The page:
Vol.48 - Número 3, Julio/Septiembre 2019 Imprimir sólo la columna central

Mean Platelet Value: Is it a useful parameter?
Facultad de Bioquímica Química y Farmacia UNT. Facultad de Medicina UNT.
(4000) Tucumán, Argentina
Recibido 21-MARZO-2019 – ACEPTADO 04-ABRIL-2019.
There are no conflicts of interest to disclose.


Beyond pointing out certain limitations of the study by Varastehravan et al, published in this number of the Revista de la Federación Argentina de Cardiología [1]; among others, the relatively small size of the sample, that multiple conditions may have affected mean platelet volume (MPV), that the analysis was based on a single measure that may not reflect the state of the patient during extended periods, added to the fact that an MPV cutoff value has not been standardized yet, this parameter is undoubtedly an appealing index for investigation, about which there is currently an increasing interest. See the paper published.

Platelets, also called thrombocytes, are the smallest components in blood. They are extremely reactive cytoplasmic fragments. They play a key role on primary hemostasis, on the development of atherosclerosis and thrombotic events [2], and promote angiogenesis [3] and immunity [4].

Platelets display heterogeneous size, density and reactivity. In comparison to the smaller ones, larger platelets present more granules, are more prone to adherence and addition to collagen, produce a greater thromboxane A2 concentration and express more glycoprotein Ib/IX/V and IIb/IIIa receptors, displaying more thrombogenic potential [5].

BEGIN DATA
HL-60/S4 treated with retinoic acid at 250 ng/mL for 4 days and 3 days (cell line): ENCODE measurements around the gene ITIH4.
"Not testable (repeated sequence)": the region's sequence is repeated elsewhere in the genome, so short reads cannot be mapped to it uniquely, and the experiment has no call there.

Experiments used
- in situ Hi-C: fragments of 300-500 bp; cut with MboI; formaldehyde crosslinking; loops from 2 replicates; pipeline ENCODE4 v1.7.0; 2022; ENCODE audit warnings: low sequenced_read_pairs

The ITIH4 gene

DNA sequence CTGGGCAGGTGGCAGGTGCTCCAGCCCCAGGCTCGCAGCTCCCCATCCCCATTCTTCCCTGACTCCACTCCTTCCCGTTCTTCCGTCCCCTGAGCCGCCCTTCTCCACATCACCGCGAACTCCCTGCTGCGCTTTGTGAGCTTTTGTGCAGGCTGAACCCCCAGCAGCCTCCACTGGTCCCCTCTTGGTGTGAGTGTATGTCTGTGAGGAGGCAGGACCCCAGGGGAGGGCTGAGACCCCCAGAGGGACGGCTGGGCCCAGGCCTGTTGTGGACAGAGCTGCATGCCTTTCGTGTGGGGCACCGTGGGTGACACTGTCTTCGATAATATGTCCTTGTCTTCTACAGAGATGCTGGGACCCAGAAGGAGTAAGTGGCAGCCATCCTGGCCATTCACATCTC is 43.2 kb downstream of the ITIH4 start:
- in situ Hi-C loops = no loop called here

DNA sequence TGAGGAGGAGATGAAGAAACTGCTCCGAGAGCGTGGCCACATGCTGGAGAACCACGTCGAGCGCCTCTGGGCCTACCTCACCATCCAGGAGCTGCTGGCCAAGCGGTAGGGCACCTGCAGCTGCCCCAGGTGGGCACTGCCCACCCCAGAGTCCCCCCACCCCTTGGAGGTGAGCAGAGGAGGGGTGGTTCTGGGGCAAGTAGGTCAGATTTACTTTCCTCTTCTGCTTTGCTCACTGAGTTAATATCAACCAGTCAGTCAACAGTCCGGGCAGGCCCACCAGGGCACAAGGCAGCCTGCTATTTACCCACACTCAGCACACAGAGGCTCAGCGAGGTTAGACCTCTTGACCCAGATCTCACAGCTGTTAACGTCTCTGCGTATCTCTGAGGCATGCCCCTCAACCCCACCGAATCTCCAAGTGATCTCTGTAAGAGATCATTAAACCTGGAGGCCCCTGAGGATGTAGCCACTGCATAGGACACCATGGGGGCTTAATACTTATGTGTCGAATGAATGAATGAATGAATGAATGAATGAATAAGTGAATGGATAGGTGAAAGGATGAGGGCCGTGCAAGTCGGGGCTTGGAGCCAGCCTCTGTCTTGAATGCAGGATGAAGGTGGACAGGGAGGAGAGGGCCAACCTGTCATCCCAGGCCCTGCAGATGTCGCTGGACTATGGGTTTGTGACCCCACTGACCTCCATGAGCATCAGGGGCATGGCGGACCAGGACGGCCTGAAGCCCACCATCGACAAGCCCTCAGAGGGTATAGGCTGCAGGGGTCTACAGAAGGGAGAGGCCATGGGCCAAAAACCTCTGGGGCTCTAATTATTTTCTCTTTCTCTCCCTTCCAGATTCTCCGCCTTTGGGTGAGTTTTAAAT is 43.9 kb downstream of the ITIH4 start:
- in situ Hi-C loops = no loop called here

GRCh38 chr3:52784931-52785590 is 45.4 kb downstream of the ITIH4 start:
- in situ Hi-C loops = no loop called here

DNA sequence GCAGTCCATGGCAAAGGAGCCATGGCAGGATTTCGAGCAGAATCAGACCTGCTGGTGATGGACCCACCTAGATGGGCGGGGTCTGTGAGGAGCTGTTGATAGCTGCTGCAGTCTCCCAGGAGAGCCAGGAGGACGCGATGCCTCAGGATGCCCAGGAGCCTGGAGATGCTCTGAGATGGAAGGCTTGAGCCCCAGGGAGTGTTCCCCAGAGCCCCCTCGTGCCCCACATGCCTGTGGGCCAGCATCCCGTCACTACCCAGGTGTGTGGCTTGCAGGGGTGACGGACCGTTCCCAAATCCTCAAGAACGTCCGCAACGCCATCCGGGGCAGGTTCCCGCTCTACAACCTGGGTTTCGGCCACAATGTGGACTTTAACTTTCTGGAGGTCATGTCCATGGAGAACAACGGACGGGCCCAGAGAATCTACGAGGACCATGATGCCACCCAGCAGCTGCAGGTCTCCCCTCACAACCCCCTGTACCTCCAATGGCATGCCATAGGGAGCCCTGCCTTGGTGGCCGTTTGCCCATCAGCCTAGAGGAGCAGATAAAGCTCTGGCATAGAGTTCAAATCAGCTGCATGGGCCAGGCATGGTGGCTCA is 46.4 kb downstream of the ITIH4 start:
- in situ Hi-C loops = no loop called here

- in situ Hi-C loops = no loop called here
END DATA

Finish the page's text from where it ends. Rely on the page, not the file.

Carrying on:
MPV decreases with age and increases when there is more production of platelets. A platelet volume >10 fL indicates large platelets and a volume <6 fL indicates small platelets. A volume ≥8.8 fL presents a sensitivity and specificity acceptable for this differentiation between large and small platelets.

The interaction of platelets with endothelial cells leads to an excessive platelet activation, in turn leading to a shorter mean platelet life, with greater platelet replacement [5].

Platelet volume indices may estimate directly platelet function, and be easily obtained by modern automated hematological analyzers [7]. MPV is a simple, reproducible method, and an easy way to evaluate platelet function.

Different techniques with different tools may result in variable changes in the estimation of different platelet indices. There are also contradictory results on the anticoagulation effect used, and the time elapsed between blood collection and red blood cell indices measurement, among them MPV. Currently, technical problems limit its clinical usefulness, so some authors wonder if it is an emerging marker or an exaggeration [8].

MPV is an appealing index to study in different clinical scenarios because it is universally available, to adjust reference intervals in platelet count and to follow as an adjustment factor for this count in epidemiological and clinical practice trials [9].

MPV is a risk marker of disease and cardiovascular complications, and inflammatory diseases. It could be a very good noninvasive tool to differentiate different causes of thrombocytopenia (platelet levels of less than 150 x 109/L may cause bleeding complications) [10]. Alterations in platelet volume are predictive of thrombotic events.